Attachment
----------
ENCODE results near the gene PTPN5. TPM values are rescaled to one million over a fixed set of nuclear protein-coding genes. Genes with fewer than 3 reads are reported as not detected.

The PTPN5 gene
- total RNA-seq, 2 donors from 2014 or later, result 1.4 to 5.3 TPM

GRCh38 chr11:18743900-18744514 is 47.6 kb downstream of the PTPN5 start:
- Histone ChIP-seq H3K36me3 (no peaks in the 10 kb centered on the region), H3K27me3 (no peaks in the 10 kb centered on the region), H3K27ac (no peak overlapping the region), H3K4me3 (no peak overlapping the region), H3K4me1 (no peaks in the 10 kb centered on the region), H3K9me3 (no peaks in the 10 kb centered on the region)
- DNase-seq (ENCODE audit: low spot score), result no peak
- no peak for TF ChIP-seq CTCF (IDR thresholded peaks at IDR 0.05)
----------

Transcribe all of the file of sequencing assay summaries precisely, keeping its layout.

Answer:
ENCODE results near the gene PTPN5. TPM values are rescaled to one million over a fixed set of nuclear protein-coding genes. Genes with fewer than 3 reads are reported as not detected.

The PTPN5 gene
- total RNA-seq, 2 donors from 2014 or later, result 1.4 to 5.3 TPM

GRCh38 chr11:18743900-18744514 is 47.6 kb downstream of the PTPN5 start:
- Histone ChIP-seq H3K36me3 (no peaks in the 10 kb centered on the region), H3K27me3 (no peaks in the 10 kb centered on the region), H3K27ac (no peak overlapping the region), H3K4me3 (no peak overlapping the region), H3K4me1 (no peaks in the 10 kb centered on the region), H3K9me3 (no peaks in the 10 kb centered on the region)
- DNase-seq (ENCODE audit: low spot score), result no peak
- no peak for TF ChIP-seq CTCF (IDR thresholded peaks at IDR 0.05)